This is an opportunity for readers of this newsletter to anonymously ask me a question about any aspect of student recruitment, leadership, and professional or personal development. Each week I’ll post my answer for everyone to read.
Q. An Admissions Counselor asks:
“I’m planning out my fall travel right now and wanted to know if you have any tips on how to stand out?”
A. Thank you for your question! Here are 3 easy, and effective, strategies to consider:
- Sit alongside prospective students, not across the table from them. When you’re visiting a high school or a community college, trying sitting next to the student (or next to one of the students) instead of across from them or at the other end of the table. Creating an atmosphere of trust starts with your body position.
- Do something different with your information session. More and more students are saying these all look and sound the same. Instead of reciting your usual script, start your session off with a conversation about something that you know just about every single student wonders about. For example, what does it mean to live with a roommate or how does your school help make the transition easier (academically and socially) for new students.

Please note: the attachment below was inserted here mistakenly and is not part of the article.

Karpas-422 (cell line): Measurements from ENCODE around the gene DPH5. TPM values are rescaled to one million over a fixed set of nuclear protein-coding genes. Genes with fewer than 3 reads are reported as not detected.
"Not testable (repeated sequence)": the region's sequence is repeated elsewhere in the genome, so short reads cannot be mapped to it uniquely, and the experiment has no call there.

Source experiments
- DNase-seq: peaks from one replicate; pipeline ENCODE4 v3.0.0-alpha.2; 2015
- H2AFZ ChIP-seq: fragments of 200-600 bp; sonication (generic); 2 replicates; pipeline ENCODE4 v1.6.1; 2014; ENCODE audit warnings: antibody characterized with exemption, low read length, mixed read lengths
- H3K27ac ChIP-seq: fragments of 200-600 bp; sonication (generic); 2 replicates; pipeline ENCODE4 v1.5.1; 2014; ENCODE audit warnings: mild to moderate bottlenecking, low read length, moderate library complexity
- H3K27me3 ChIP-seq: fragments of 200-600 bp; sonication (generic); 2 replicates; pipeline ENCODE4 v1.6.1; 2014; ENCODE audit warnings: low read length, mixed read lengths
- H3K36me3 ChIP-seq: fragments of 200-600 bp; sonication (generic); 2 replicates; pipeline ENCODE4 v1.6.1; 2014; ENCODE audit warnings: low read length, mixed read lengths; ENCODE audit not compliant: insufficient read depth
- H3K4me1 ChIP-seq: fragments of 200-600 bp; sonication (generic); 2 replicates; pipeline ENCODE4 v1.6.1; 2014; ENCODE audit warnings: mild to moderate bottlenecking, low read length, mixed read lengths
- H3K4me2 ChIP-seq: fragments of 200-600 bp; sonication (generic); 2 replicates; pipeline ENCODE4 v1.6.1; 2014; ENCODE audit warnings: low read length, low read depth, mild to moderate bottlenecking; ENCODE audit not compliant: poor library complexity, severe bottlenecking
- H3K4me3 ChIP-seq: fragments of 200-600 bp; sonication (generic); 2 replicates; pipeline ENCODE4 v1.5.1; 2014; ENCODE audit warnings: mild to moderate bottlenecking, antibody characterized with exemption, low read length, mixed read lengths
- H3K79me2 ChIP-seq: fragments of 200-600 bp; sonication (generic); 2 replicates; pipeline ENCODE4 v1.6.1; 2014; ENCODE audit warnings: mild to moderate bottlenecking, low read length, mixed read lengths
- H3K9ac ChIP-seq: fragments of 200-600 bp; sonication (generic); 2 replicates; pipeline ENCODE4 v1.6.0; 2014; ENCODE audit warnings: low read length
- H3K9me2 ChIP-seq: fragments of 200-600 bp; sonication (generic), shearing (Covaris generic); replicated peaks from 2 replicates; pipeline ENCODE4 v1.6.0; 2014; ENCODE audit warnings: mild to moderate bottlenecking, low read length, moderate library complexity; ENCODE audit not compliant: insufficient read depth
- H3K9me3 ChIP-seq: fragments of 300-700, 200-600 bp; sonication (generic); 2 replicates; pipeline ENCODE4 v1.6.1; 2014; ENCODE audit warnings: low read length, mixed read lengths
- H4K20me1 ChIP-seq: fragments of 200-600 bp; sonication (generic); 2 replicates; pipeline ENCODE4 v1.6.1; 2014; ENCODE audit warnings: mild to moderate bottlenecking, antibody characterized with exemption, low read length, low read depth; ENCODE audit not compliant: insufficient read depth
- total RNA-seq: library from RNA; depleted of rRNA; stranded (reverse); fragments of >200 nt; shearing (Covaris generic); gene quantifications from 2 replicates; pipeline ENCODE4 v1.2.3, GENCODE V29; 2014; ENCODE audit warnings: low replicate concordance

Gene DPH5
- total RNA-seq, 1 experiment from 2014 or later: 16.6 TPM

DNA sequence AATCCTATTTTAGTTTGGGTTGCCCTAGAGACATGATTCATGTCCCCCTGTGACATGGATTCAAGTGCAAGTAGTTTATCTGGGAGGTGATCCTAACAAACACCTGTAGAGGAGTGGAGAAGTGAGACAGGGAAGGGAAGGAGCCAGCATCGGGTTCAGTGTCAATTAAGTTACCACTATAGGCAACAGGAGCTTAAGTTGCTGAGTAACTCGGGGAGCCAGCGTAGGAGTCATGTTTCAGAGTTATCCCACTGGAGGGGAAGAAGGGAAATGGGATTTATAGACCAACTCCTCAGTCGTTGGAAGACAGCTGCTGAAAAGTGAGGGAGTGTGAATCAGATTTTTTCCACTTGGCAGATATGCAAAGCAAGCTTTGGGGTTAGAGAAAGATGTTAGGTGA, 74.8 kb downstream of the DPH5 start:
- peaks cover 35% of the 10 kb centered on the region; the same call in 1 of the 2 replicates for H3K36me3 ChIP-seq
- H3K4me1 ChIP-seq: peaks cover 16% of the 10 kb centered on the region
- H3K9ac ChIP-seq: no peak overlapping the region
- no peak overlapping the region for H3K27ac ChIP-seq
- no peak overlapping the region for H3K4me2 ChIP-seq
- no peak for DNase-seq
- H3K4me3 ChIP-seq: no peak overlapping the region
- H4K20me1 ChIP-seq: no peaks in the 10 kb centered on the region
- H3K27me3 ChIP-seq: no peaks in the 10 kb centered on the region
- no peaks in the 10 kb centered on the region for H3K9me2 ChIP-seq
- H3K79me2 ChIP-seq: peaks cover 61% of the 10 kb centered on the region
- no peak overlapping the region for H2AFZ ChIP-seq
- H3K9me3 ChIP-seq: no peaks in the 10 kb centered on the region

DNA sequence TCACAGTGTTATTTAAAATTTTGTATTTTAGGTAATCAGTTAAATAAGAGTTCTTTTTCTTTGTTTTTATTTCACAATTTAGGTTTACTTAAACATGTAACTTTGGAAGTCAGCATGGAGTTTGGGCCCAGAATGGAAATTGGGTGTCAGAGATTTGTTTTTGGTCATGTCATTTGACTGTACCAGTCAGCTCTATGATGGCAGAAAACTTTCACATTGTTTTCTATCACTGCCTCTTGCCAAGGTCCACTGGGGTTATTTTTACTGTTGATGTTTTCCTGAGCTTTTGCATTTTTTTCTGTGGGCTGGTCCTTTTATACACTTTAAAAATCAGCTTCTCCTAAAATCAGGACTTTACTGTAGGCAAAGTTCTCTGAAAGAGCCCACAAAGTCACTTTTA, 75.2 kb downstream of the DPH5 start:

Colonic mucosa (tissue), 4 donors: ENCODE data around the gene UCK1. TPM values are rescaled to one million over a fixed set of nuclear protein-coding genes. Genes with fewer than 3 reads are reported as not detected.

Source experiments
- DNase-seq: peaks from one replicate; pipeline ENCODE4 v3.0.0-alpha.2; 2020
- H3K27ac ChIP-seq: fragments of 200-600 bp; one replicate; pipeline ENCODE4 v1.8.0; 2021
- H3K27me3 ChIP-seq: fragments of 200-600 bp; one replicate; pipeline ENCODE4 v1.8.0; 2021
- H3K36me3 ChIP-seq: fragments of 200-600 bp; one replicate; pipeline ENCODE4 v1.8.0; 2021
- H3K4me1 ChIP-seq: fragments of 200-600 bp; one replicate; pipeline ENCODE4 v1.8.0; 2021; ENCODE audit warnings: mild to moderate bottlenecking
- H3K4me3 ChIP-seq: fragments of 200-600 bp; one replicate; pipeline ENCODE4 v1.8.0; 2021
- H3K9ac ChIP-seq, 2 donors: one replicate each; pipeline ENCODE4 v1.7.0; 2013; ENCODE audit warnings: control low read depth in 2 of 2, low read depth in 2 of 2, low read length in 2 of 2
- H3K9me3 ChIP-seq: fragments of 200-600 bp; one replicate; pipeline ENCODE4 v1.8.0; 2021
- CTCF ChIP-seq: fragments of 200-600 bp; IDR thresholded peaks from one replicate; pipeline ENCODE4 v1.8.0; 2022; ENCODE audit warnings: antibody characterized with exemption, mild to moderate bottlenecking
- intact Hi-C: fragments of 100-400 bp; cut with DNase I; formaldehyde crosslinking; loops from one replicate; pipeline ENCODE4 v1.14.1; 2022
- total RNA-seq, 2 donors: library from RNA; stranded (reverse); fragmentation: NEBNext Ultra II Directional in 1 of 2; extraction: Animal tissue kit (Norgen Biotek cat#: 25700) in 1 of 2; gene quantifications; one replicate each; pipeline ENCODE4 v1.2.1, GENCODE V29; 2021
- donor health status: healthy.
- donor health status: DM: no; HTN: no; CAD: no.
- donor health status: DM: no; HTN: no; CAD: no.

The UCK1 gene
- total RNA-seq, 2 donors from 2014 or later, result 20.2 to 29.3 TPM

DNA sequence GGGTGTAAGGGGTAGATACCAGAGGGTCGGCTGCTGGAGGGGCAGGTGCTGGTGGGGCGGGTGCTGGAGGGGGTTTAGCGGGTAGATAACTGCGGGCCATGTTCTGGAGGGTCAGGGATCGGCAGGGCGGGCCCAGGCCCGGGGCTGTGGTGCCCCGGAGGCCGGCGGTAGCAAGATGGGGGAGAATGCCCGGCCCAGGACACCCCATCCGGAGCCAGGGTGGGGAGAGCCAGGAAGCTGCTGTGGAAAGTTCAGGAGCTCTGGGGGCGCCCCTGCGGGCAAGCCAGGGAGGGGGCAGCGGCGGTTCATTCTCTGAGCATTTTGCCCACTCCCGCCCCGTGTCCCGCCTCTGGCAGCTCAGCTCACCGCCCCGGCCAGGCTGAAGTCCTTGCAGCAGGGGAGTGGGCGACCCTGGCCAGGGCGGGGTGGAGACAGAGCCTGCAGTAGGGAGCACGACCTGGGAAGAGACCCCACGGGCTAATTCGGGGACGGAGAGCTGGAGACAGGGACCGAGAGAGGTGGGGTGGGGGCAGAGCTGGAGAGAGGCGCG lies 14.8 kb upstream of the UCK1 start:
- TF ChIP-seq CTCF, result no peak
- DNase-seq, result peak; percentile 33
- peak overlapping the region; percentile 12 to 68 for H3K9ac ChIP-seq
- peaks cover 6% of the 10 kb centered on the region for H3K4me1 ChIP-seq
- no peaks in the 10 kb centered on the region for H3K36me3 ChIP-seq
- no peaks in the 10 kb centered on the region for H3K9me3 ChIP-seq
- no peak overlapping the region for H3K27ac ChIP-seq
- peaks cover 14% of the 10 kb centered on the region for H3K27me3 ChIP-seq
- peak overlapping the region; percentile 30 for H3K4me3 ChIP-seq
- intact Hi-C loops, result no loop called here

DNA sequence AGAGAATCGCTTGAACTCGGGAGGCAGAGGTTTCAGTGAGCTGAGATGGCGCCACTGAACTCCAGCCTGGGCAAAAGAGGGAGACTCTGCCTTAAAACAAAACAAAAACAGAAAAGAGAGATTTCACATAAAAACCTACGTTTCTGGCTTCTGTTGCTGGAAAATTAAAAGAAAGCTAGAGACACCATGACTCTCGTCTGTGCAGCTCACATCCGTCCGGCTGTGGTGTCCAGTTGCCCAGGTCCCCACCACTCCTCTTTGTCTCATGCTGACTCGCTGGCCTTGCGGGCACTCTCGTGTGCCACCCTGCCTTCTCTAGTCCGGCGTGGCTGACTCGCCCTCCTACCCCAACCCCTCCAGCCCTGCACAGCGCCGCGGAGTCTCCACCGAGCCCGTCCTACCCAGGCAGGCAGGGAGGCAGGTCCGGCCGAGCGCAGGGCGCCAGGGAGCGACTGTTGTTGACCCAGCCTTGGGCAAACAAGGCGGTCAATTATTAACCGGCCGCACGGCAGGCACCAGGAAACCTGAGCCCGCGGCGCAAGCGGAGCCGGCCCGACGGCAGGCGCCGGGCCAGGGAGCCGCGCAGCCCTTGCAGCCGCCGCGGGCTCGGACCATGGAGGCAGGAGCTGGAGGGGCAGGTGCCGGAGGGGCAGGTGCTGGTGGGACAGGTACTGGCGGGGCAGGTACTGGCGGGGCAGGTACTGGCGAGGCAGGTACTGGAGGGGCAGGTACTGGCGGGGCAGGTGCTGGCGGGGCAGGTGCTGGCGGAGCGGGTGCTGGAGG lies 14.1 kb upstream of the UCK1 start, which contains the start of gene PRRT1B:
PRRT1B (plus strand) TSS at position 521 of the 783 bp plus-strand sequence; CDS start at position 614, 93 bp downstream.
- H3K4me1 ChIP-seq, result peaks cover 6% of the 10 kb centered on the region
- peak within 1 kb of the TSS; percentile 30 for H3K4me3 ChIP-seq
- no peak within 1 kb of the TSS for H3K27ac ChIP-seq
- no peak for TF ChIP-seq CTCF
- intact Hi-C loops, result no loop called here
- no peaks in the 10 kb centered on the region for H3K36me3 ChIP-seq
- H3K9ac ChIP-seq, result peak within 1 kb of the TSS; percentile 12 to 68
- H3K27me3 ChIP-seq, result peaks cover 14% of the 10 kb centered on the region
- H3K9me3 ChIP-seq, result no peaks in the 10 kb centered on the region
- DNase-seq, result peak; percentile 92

- Make the conversation all about them and nothing about your school. Instead of throwing out every single fact and figure about your campus and its programs, try this. Spend those first couple of conversations when you meet a student talking about things like fear, and how they plan to actually navigate the college search process. When you take this approach not only are you personalizing the process more for them, but you’re also creating an environment that promotes trust and allows them to become comfortable enough to have future conversations with you. And what will inevitably happen as a natural bi-product of doing this is the student will ask questions about your college…but you’ve allowed them to take the lead and talk about things that matter to them, versus you giving them a massive amount of information that they either don’t care about or aren’t ready for just yet.